This is the miracle of Saint Bakhita. There was no trace of bitterness in her. The cruel degradations and unspeakable moral outrages suffered as a slave, though never forgotten, had no hold on her. She to whom men had refused mercy persevered to the end in a ready mercy for others. She was not a prisoner of her past. We who are so often prisoners of the past, unable to let go, unable to forgive, unable to move beyond old hurts, do well today to seek her intercession.
Looking to the future does not mean forgetting the past; it means transfiguring it. It means re-reading it with eyes of mercy in the light of faith. We need not remain slaves of our own histories, chained to the evil things, the hurtful things, the unjust things that happened ten, twenty, thirty, forty, fifty, or seventy-five years ago. There is another way: the way of those set free by love.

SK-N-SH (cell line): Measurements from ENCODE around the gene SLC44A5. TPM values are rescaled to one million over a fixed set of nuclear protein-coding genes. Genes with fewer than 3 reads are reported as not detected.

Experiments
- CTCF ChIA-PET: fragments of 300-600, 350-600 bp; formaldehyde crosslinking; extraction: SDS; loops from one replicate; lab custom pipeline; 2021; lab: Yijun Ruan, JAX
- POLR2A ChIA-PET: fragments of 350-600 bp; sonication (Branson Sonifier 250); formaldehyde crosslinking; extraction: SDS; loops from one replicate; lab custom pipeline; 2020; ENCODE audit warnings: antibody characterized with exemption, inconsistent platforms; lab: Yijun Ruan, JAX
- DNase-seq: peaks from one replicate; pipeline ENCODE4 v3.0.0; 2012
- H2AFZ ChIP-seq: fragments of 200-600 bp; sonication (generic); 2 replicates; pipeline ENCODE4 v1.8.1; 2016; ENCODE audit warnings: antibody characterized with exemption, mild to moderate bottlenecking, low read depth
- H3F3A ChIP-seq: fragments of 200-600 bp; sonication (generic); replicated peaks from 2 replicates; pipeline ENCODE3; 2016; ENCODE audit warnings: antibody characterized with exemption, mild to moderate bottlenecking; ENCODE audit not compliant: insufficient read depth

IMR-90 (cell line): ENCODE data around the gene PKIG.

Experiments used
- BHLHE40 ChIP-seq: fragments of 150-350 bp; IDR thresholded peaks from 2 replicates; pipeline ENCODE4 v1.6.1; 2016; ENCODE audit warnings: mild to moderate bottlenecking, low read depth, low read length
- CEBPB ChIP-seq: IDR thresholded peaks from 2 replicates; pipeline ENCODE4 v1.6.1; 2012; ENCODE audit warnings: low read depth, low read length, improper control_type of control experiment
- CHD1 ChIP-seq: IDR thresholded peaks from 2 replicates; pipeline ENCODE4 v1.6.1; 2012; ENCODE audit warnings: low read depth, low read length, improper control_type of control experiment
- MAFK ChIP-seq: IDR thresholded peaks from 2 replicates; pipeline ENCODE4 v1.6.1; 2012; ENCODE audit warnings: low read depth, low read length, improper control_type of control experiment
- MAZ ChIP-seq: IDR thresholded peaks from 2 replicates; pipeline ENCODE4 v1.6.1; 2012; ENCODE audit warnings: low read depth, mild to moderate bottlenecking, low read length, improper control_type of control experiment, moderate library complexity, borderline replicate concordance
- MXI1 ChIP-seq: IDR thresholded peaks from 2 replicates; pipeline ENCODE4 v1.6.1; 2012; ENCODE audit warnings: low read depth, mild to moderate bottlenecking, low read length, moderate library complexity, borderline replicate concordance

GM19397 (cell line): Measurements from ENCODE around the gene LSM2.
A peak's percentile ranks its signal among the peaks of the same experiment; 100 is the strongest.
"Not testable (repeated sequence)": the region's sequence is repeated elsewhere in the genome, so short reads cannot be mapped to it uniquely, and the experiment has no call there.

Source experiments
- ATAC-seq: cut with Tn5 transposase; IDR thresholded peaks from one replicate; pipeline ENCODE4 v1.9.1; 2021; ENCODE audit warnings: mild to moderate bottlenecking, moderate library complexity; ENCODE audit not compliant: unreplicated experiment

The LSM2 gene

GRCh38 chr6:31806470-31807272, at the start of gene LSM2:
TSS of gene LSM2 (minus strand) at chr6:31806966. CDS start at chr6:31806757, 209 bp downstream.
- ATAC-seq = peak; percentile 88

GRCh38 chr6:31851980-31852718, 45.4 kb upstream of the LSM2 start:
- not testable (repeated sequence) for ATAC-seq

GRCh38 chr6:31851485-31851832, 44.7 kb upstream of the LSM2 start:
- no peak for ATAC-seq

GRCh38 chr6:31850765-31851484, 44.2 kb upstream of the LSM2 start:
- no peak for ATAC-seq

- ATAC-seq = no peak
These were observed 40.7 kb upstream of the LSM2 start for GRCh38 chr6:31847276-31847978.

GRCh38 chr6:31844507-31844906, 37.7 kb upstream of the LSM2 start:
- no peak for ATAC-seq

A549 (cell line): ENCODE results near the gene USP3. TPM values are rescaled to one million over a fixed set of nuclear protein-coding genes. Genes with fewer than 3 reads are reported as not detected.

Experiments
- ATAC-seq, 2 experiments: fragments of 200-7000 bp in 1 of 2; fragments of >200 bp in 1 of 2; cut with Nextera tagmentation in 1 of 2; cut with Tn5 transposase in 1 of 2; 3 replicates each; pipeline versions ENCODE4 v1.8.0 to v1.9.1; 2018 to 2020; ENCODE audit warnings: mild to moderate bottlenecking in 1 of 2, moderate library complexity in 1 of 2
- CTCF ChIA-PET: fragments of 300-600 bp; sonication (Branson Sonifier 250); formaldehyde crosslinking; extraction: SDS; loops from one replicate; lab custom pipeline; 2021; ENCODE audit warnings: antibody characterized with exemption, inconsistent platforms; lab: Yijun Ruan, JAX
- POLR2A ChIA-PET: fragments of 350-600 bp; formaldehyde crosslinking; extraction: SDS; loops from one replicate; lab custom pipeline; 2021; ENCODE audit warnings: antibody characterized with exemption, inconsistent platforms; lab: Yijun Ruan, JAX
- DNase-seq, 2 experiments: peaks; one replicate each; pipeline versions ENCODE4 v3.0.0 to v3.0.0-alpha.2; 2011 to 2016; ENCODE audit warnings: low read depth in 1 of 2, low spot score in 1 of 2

Toward the end of her life, Mother Bakhita used to smile and say: "I travel slowly, one step at a time, because I am carrying two big suitcases. One of them contains my sins, and in the other, which is much heavier, are the infinite merits of Jesus. When I reach heaven I will open the suitcases and say to God: 'Eternal Father, now you can judge.' And to St. Peter: 'Close the door, because I'm staying.'"
Saint Josephine Bakhita, intercede for us that,
freed from the chains that bind us to the past,
we may go forward into freedom.
For each of us the path forward is the Communion procession to the altar.
The Most Holy Eucharist is the mystery of our liberation,
the healing of memories,
the Bread to children given,
the Chalice of undying love lifted daily to the lips of the Bride.
~ Fr. Mark Kirby; excerpts from A Saint for Those Who Are Prisoners of Their Past ~